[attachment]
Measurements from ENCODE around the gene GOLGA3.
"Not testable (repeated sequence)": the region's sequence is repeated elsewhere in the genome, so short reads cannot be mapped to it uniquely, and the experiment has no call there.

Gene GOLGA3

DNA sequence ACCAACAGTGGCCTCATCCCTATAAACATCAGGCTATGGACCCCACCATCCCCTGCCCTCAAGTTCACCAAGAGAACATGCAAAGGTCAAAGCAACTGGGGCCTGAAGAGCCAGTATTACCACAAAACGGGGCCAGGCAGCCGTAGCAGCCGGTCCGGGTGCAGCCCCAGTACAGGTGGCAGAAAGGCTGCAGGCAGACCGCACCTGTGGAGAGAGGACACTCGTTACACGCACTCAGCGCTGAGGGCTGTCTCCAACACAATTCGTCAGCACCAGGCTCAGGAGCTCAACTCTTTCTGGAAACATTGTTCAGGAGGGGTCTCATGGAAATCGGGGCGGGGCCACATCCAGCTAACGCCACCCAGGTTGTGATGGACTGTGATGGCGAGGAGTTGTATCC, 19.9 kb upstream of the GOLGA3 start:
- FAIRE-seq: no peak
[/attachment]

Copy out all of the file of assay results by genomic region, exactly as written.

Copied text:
Measurements from ENCODE around the gene GOLGA3.
"Not testable (repeated sequence)": the region's sequence is repeated elsewhere in the genome, so short reads cannot be mapped to it uniquely, and the experiment has no call there.

Gene GOLGA3

DNA sequence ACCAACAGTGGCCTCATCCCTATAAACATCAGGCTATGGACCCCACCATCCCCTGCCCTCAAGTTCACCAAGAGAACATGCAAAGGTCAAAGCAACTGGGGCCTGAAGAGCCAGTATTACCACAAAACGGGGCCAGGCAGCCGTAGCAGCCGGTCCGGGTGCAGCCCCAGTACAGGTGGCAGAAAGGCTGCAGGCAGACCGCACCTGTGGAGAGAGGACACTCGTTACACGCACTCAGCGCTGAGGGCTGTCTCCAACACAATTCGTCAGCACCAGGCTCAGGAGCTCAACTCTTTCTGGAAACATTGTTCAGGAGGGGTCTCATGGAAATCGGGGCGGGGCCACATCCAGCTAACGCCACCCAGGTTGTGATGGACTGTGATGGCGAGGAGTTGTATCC, 19.9 kb upstream of the GOLGA3 start:
- FAIRE-seq: no peak